Practitioners of spiritual and religious disciplines inevitably are confronted with the habits and expectations of the physical mind in day to day life. There is a constant pressure to provide regular meals that suit the taste of the individual, comfortable surroundings to support the day to day life and provide a safe and secure shelter. There is the inevitable pressure for regularity in the regimen and the physical demands for acquisition of the food, clothing, shelter, sexual satisfaction, etc. that come with life in the world. This does not speak to the added demands of the vital nature that can lead to greed, lust, excessive hunger, etc. but to the basic needs and habits of the physical nature.
Practitioners have tried, through the centuries, many strategies to address these needs. Some try to suppress them forcefully and even use self-torture, or extreme fasting or privation in the desert as ways to school the physical nature to not put attention on these things and to thereby allow the focus on the spiritual or religious quest. These methods, however, frequently tend to accentuate the focus and difficulty and rather than solving the problem, they tend to actually embed them deeply in the day to day undertakings of the seeker. Suppression has been compared to coiling a spring, putting it under extreme pressure such that when it finds an outlet, it explodes with an increased force of action.
Others try to solve these issues by simplifying the life, in some cases by adopting the begging bowl and relying on what is received from one day to the next as the sustenance for the body. Again, much time and effort tends to be devoted to this activity.
Sri Aurobindo acknowledges that suppression tends not to work, and he thus counsels that the impulses and habitual thoughts be observed, but not focused on or accentuated; rather, to keep the focus and aspiration fixed on the spiritual dedication and bring a state of quiet and peaceful acceptance that does not get bothered by the actions of the physical nature.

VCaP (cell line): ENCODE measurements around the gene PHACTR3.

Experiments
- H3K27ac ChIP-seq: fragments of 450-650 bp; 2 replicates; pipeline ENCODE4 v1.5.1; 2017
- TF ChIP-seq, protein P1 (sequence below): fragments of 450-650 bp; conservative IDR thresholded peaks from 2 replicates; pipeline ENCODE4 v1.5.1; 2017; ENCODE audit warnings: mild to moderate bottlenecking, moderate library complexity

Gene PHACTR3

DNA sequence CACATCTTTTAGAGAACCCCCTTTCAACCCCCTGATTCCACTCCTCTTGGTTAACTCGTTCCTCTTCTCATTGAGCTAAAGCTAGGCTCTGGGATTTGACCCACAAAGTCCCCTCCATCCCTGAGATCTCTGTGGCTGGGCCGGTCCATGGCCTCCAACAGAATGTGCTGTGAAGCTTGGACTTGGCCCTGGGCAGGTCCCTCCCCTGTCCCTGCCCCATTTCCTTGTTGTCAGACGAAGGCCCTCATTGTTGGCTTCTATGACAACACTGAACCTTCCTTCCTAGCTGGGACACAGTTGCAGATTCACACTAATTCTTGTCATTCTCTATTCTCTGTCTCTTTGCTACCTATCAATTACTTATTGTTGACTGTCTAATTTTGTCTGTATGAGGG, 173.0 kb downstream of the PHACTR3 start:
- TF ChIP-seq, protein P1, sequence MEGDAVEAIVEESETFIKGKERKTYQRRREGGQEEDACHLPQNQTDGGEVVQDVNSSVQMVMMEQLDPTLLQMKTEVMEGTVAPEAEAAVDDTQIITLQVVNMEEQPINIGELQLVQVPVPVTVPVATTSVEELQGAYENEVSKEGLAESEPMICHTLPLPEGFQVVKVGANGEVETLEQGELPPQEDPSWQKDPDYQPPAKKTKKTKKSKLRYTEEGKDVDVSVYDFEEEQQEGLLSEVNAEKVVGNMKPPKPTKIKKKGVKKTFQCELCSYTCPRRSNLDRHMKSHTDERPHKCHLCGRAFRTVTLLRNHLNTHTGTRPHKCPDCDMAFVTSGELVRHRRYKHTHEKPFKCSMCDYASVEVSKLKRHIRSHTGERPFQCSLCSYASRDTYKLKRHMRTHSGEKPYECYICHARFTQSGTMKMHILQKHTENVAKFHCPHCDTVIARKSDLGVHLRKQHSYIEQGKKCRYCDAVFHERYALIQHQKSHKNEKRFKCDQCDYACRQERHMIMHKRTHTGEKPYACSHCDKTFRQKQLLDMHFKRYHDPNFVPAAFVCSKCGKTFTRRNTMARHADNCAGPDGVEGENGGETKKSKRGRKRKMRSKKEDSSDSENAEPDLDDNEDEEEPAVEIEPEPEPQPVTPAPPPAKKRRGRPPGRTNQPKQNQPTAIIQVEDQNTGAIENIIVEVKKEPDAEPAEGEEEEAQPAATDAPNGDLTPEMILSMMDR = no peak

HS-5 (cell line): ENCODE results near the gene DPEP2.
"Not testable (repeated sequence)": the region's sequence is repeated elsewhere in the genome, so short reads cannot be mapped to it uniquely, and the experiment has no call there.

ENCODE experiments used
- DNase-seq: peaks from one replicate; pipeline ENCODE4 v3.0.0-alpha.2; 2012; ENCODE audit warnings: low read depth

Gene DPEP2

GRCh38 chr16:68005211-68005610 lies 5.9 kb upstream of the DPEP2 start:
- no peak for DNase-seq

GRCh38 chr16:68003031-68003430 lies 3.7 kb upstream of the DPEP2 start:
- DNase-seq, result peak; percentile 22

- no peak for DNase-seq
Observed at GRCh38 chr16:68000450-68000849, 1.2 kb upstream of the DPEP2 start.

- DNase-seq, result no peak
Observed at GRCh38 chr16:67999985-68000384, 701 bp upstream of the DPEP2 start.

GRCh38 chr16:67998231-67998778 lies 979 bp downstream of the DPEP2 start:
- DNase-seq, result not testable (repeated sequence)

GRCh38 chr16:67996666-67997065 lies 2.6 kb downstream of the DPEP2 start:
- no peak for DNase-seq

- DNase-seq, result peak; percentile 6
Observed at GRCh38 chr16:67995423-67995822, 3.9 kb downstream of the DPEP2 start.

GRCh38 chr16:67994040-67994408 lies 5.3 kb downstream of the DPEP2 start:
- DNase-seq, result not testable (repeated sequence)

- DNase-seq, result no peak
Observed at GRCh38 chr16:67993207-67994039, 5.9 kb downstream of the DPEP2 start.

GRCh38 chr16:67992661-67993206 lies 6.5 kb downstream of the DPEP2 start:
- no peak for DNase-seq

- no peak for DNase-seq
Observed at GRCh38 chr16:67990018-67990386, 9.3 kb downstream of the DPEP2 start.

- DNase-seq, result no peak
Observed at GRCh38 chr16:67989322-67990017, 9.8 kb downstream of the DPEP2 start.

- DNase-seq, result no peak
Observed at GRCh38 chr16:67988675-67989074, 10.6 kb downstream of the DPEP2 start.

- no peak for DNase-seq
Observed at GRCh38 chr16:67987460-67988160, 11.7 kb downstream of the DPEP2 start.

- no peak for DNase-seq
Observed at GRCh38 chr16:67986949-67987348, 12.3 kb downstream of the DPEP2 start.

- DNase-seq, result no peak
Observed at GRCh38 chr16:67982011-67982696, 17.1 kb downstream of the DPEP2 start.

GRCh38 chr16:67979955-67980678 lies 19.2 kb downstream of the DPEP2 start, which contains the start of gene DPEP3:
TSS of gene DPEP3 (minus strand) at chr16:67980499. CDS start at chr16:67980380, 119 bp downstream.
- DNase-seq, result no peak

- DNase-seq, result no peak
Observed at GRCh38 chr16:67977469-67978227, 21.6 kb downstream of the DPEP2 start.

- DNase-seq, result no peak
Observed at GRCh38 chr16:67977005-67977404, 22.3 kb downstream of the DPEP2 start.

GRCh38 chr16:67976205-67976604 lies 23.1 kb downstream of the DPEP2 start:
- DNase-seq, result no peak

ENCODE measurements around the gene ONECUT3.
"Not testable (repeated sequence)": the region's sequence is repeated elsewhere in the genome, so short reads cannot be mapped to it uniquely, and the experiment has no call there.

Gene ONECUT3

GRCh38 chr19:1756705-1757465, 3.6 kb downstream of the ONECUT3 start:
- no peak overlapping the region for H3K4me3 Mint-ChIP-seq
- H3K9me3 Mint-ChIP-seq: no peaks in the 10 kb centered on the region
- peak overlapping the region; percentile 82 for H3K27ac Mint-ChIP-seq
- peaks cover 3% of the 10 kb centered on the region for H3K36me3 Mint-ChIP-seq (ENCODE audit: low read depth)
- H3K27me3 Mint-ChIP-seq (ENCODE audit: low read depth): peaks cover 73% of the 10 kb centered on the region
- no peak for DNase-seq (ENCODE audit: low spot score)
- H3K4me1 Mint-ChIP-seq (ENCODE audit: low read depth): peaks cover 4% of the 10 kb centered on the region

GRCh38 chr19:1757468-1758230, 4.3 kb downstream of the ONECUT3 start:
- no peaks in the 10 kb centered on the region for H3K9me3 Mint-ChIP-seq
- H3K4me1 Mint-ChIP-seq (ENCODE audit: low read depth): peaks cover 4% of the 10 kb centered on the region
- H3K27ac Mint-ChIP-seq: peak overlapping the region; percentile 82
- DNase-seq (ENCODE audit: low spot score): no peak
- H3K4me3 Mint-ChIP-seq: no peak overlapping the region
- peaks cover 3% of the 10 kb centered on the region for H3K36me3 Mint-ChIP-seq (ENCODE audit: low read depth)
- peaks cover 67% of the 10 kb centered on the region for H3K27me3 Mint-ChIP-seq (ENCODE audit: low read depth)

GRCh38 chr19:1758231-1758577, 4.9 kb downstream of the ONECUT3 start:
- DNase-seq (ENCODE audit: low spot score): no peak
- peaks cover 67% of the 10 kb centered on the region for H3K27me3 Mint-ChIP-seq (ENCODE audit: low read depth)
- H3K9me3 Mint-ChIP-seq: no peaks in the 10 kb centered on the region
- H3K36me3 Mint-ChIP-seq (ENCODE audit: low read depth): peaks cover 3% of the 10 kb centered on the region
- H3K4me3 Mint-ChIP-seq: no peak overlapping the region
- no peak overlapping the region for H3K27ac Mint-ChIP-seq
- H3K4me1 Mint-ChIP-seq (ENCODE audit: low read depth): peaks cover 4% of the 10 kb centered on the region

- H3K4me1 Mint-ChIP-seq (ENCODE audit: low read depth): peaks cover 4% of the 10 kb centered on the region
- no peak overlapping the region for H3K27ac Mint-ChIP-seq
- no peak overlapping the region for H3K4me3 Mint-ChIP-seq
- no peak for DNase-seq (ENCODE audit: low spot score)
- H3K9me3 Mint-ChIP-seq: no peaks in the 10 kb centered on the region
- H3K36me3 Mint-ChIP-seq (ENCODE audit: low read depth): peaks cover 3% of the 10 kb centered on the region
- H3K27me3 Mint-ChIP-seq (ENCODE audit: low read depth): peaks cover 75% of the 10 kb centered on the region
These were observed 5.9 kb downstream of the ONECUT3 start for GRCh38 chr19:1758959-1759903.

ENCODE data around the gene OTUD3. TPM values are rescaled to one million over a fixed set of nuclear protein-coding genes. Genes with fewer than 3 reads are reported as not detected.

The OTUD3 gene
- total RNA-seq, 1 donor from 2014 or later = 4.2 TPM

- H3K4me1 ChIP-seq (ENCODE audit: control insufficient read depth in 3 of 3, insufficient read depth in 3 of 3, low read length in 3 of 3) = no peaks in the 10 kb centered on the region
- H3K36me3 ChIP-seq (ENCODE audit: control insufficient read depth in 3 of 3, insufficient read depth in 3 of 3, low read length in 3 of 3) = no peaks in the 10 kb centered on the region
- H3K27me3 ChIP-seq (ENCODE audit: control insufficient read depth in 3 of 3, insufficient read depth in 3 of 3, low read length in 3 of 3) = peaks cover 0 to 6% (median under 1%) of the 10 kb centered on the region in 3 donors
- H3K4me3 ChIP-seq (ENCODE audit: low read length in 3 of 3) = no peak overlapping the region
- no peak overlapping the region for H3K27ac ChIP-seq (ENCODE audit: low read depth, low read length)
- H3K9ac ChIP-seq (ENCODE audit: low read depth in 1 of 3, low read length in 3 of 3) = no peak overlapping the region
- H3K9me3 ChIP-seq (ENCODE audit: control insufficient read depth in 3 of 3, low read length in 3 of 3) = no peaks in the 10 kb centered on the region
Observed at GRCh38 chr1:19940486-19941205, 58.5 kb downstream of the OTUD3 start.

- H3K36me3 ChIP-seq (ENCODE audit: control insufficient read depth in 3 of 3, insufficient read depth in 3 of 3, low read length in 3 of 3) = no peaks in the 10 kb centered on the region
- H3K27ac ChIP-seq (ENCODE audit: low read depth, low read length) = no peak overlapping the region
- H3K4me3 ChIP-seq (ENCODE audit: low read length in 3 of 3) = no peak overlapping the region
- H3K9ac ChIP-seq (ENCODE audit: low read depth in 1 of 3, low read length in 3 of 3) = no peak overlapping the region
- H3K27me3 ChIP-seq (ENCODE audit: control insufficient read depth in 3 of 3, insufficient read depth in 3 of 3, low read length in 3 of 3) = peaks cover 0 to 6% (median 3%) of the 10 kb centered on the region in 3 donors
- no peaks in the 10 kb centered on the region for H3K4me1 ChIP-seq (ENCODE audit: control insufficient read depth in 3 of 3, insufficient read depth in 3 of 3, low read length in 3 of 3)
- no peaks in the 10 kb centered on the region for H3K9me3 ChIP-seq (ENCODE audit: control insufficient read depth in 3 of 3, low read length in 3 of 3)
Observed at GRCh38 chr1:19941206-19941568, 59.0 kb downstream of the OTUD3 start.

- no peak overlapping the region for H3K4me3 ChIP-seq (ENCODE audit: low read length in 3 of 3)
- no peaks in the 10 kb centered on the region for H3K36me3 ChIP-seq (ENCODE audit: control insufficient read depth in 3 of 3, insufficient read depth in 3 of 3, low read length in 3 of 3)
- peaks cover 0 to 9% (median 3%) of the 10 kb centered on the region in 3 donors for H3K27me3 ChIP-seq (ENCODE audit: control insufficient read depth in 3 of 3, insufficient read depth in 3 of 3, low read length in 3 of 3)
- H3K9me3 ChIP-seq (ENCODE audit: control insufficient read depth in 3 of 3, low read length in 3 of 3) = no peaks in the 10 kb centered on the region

Eventually, with the advent of the higher supramental force into the physical mind and physical body, the power to modify or remove these habitual patterns will come; but in the interim, it is best to focus on the path forward and minimize the attention given to the habits of the physical mind and nature.
Sri Aurobindo writes: “What you have now seen and describe in your letter is the ordinary activity of the physical mind which is full of ordinary habitual and constantly recurrent thoughts and is always busy with external objects and activities. What used to trouble you before was the vital mind which is different, — for that is always occupied with emotions, passions, desires, reactions of all kinds to the contacts of life and the behaviour of others. The physical mind also can be responsive with these things but in a different way — its nature is less that of desire than of habitual activity, small common interests, pains and pleasures. If one tries to control or suppress it, it becomes more active.”
“To deal with this mind two things are necessary, (1) not so much to try to control or fight with or suppress it as to stand back from it: one looks at it and sees what it is but refuses to follow its thoughts or run about among the objects it pursues, remaining at the back of the mind quiet and separate; (2) to practice quietude and concentration in this separateness, until the habit of quiet takes hold of the physical mind and replaces the habit of these small activities. This of course takes time and can only come by practice.”
“It is the nature of the physical mind not to believe or accept anything that is supraphysical unless it is enlightened and compelled by the light to do it. Do not identify yourself with this mind, do not consider it as yourself but only as an obscure functioning of Nature. Call down the light into it until it is compelled to believe.”
Sri Aurobindo, Integral Yoga: Sri Aurobindo’s Teaching and Method of Practice, Chapter 9, Transformation of the Nature, Transformation of the Mind, pp. 240-245